- Category: UK-Brexit
The top 10 reasons for doing business in France
Brexit: Top 10 reasons to start YOUR business in France now.
- Defeat the Brexit: stay in Europe, the world’s largest economy with more than 500 million consumers.
- Avoid the Brexit risks of possible restrictions on the free movement of goods and services but also capital (taxes) and individuals (Visa) within the EU.
- Registering your company in France is an advantage now. Thanks to the 2004 simplification act for running companies and the single individual social declaration, French companies are saving billions.
- Cut your production costs in France with The Competitiveness and Employment Tax Credit (CICE).
- Join us and register your company in 5 days! The official paperwork is done for you. We deliver the necessary support to launch your company with confidence. Save your time, leave the complexity to our experts.
- You do not need to be European resident to set up your company.
- Paris remains the cheapest to run your busines among the wolrdwide top 20 business cities
- Escape Brexit, and feel at home: France offers all similar legal structures as in the UK: Limited liability partnership, sole trader, limited company, limited partnership etc.
- Our Company Formation Packs include:
- What you get:
- Enjoy the French side of life: Paris is world #1 business hub and business conferences.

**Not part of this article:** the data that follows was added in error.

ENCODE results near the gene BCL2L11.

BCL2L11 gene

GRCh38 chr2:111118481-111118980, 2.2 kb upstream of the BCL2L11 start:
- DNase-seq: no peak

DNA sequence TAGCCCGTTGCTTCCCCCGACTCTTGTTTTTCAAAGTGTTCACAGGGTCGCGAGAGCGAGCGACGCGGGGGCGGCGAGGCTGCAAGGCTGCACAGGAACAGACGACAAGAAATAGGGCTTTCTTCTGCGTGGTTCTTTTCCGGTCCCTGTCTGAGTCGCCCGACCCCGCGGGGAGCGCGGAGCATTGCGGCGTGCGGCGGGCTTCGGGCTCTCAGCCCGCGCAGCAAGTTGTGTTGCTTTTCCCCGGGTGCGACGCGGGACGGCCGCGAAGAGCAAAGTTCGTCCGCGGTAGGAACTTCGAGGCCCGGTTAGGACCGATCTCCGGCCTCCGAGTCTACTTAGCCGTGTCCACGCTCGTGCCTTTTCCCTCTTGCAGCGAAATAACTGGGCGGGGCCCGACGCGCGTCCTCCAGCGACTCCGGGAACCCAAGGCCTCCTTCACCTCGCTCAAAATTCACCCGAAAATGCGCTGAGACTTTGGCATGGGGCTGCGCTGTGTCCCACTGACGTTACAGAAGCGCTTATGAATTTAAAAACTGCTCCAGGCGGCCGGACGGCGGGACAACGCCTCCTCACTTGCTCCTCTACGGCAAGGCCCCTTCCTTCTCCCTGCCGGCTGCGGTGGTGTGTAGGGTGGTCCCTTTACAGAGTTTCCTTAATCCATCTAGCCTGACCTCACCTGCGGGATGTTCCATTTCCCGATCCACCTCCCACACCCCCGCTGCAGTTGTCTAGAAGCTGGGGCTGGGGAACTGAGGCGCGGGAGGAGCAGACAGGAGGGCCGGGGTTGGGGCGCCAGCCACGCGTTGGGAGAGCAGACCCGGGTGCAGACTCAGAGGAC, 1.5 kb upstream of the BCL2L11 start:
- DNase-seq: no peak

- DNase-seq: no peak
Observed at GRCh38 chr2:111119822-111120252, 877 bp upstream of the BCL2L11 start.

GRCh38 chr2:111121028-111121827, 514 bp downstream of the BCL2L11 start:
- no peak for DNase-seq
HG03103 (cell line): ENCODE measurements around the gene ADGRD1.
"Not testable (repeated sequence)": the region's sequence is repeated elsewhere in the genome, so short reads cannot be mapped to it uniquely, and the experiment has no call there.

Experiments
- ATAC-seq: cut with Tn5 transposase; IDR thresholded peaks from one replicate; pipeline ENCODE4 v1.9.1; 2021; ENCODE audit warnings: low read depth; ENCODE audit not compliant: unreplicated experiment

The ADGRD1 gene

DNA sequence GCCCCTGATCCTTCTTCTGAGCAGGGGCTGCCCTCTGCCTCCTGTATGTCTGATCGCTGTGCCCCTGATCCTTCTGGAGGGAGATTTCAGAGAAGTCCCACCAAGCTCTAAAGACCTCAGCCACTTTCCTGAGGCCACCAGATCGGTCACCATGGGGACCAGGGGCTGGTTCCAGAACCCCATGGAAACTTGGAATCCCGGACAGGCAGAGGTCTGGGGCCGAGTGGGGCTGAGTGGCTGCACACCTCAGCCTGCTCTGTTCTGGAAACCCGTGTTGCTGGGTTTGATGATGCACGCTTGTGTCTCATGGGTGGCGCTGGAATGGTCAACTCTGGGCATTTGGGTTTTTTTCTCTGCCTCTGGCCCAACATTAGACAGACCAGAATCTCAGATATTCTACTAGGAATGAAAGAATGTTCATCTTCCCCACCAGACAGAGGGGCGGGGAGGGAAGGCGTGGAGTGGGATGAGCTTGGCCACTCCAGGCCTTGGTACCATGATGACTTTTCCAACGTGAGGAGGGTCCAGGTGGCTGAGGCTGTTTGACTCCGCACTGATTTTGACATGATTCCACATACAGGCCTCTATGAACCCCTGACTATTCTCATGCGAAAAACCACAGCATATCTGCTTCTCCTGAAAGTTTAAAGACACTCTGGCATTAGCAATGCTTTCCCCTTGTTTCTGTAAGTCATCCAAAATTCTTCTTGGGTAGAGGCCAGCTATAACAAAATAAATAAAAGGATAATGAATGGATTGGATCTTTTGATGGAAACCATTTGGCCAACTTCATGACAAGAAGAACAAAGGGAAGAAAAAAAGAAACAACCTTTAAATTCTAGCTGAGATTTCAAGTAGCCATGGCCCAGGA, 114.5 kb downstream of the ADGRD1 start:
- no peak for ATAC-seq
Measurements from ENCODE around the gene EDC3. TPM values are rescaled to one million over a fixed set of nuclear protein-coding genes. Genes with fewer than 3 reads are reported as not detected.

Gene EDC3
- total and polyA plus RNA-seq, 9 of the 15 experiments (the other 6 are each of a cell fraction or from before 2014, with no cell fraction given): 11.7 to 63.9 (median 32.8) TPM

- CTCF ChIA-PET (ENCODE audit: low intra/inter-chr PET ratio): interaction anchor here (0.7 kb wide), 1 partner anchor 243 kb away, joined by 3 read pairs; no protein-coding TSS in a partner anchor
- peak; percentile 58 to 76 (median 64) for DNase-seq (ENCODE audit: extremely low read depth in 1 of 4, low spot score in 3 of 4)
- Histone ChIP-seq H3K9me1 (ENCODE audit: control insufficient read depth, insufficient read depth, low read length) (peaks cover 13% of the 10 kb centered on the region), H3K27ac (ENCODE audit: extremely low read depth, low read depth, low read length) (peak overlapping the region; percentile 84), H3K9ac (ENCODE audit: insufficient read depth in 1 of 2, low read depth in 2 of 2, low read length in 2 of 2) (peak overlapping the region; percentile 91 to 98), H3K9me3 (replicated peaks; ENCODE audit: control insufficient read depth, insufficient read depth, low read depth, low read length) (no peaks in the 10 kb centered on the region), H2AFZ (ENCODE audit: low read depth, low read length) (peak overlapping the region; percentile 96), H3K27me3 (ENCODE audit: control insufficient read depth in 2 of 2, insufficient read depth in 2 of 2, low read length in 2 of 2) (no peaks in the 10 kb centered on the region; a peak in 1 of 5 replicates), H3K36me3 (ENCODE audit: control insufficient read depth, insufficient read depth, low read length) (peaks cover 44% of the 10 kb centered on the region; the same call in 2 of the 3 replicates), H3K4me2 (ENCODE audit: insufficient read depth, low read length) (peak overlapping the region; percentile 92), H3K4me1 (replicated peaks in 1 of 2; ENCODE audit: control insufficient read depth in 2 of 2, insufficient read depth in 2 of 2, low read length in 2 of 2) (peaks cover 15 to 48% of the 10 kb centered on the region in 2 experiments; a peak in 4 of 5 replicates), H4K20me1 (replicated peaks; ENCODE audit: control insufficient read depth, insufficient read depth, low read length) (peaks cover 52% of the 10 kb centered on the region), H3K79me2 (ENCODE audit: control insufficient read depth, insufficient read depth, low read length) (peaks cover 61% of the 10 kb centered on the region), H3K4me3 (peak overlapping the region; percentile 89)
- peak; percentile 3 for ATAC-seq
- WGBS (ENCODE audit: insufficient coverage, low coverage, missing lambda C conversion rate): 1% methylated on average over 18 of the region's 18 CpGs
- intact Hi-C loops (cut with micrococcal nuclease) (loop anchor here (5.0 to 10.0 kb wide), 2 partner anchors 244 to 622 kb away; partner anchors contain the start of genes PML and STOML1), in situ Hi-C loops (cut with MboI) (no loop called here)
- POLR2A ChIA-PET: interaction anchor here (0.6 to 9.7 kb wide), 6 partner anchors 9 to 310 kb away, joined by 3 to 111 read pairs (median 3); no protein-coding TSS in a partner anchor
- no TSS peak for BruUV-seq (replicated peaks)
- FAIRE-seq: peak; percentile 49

- France is #1 in tourism delighting visitors.
- High-end infrastructures.
- Breathtaking places.
- The world-class culture and food.
- Employment opportunities for spouses.
- Enough space for the construction of office buildings.
- Many international schools.
The 3 scenarios for the Brexit, from the best to the worst.
Three scenarios are considered by the authors of a study revealed by Buzzfeed. The first refers to a comprehensive free trade agreement with the EU that would result in a 5-point decline in UK growth over the next 15 years. The second is that of a total absence of an agreement. The British would then return to the rules of the World Trade Organization and see their growth slow by 8 points over the same period. Finally, maintaining access to the common market would be the most “attractive” option since it would cause a 2% drop in GDP.
Possible impact on currencies.
The pound has lost 20% against the dollar and 14% against the euro since the Brexit vote. The big winners of this depreciation are the multinationals of the FTSE-100 who conclude their business in dollars or euros and benefit from a positive currency effect. (AFP)